LONDON — The typical household energy bill in Great Britain will be frozen at £2,500 for the next two years in an unprecedented government intervention in the U.K. energy market, Prime Minister Liz Truss has announced.
Amid soaring costs for consumers and businesses in the wake of the Ukraine war, the new British prime minister’s administration will limit what energy firms can charge per unit in order to keep prices close to the current cap set by Ofgem, the energy regulator.
The plan is projected to save the average household at least £1,000 a year, Truss said.
But she refused to specify the total cost of the program, thought to be in the region of £150 billion, which will be set out by her chancellor, Kwasi Kwarteng, in a fiscal statement in the coming weeks. An intervention on that scale would cost more than double the £70 billion cost of the coronavirus furlough scheme, which saw the U.K. guarantee wages during the pandemic.
“This is the moment to be bold,” Truss told MPs, stressing that there are “no cost free options” to lessening the impact of the energy crisis.
But the opposition Labour Party attacked the government for opting not to fund the intervention through a one-off tax on energy producer profits, with energy spokesperson Ed Miliband accusing Truss’ administration of “setting its face against it purely on the basis of dogma.”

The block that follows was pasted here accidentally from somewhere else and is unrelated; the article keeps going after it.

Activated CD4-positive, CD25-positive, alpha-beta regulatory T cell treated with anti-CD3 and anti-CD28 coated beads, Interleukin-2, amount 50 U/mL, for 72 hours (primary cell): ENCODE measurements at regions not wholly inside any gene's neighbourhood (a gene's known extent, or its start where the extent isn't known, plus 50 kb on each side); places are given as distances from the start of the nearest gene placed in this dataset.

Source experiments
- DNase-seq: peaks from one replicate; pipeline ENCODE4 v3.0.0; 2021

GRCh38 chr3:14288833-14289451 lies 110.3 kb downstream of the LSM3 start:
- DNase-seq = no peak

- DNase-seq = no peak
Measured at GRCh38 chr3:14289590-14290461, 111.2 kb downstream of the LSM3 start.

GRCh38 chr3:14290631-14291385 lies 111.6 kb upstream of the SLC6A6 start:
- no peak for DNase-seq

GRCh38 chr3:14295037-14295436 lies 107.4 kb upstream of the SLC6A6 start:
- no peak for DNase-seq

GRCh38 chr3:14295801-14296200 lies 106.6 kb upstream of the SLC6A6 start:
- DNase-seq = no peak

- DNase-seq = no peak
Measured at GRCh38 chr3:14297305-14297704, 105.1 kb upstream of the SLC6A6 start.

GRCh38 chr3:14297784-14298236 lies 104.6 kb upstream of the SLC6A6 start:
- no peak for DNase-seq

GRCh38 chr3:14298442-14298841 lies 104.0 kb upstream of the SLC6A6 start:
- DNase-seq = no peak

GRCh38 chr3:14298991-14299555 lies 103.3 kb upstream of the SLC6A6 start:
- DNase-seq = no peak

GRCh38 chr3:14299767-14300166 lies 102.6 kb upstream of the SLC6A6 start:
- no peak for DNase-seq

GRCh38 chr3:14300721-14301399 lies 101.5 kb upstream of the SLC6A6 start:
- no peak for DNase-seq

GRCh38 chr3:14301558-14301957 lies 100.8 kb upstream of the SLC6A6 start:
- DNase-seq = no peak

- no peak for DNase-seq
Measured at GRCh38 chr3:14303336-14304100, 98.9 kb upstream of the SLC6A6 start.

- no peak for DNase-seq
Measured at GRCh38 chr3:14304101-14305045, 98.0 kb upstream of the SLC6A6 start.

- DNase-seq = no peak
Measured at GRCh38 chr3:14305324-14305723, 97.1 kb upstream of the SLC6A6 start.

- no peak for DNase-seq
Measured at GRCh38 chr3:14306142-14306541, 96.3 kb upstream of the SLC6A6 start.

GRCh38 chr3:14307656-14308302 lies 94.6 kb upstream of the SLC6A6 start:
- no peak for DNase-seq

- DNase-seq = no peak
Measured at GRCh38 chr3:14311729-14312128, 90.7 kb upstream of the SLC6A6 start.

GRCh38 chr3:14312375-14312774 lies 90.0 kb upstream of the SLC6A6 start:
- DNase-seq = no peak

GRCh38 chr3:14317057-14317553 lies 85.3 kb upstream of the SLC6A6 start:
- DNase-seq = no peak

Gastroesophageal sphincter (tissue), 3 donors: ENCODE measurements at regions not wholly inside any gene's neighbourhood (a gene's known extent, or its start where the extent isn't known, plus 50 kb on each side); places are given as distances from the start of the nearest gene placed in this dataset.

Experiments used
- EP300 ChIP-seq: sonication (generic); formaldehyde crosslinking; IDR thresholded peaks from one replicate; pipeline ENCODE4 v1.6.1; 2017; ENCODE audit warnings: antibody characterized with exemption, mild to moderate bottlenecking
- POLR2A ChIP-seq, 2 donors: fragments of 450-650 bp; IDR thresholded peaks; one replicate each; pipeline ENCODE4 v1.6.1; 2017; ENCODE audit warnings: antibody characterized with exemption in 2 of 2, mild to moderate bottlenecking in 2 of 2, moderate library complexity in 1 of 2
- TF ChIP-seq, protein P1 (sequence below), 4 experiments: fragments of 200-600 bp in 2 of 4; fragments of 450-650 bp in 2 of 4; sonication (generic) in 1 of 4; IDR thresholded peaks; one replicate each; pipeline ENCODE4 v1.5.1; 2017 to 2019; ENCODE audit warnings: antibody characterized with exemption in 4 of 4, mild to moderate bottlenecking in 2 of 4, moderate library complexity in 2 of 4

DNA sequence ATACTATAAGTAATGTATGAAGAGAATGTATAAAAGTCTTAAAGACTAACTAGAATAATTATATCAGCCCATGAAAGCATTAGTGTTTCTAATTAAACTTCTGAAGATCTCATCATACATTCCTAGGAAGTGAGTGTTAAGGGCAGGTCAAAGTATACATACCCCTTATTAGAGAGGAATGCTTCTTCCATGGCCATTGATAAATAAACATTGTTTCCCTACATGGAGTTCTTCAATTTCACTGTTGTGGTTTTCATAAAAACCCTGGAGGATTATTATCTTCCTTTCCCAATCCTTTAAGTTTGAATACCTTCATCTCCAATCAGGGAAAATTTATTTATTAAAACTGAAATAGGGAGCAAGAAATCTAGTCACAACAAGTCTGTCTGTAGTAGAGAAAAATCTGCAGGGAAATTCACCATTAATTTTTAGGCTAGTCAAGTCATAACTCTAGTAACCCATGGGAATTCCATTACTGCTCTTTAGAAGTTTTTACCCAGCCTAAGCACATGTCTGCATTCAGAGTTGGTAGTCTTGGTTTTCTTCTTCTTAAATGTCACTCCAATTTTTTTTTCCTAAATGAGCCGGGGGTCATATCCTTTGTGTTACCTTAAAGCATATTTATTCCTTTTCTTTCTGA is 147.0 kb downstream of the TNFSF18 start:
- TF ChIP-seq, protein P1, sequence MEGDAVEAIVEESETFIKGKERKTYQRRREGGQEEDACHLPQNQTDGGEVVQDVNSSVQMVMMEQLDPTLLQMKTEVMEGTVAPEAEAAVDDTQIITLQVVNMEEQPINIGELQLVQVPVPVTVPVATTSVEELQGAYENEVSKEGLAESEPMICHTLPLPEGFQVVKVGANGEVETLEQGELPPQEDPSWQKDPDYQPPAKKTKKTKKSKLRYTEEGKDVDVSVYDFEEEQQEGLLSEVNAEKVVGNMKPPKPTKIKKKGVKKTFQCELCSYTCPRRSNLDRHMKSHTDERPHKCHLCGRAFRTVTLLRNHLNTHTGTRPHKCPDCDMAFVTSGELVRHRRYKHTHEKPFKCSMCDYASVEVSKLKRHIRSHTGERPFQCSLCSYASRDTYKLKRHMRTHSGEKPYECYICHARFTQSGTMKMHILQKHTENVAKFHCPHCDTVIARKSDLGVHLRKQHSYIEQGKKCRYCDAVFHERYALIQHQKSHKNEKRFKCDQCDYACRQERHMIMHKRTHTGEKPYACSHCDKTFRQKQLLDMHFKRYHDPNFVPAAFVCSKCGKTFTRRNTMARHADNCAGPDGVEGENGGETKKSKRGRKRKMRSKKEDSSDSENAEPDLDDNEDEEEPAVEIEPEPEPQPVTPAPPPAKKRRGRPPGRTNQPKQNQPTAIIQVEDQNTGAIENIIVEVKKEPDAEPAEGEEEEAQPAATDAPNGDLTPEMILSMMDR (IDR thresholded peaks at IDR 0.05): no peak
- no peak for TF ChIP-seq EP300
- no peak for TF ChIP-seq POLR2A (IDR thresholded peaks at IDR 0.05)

The Treasury has instead signalled it will ramp up public borrowing, although Truss argued measures to boost supply could help “defray” the scheme’s cost.
House of Commons Speaker Lindsay Hoyle admonished the government for a delay in publishing details of the scheme, with a written ministerial statement offering limited further information landing after Truss had gotten to her feet in the Commons chamber.
The government estimates the scheme, which starts in October, will curb inflation by up to five percentage points compared to current projections.
Businesses will be offered the same guarantee for the next six months, while public services such as schools and hospitals will also benefit. The scheme comes on top of measures announced by the previous chancellor, Rishi Sunak, back in March, but goes significantly further in its scale.
Officials are working on an equivalent scheme for Northern Ireland, which is not subject to the same pricing system, and a fund to support households not on standard gas or electricity contracts.
Truss also announced a number of measures intended to boost domestic energy production, including an end to the moratorium on fracking and a new oil and gas licensing round to be launched next week.
Madelaine McTernan, a civil servant in charge of the vaccine taskforce, will lead a new unit focused on securing the U.K.’s energy supply.
Chris Skidmore, a Conservative MP who leads the net zero support group in parliament, will carry out a review of energy regulation which will report by the end of the year.
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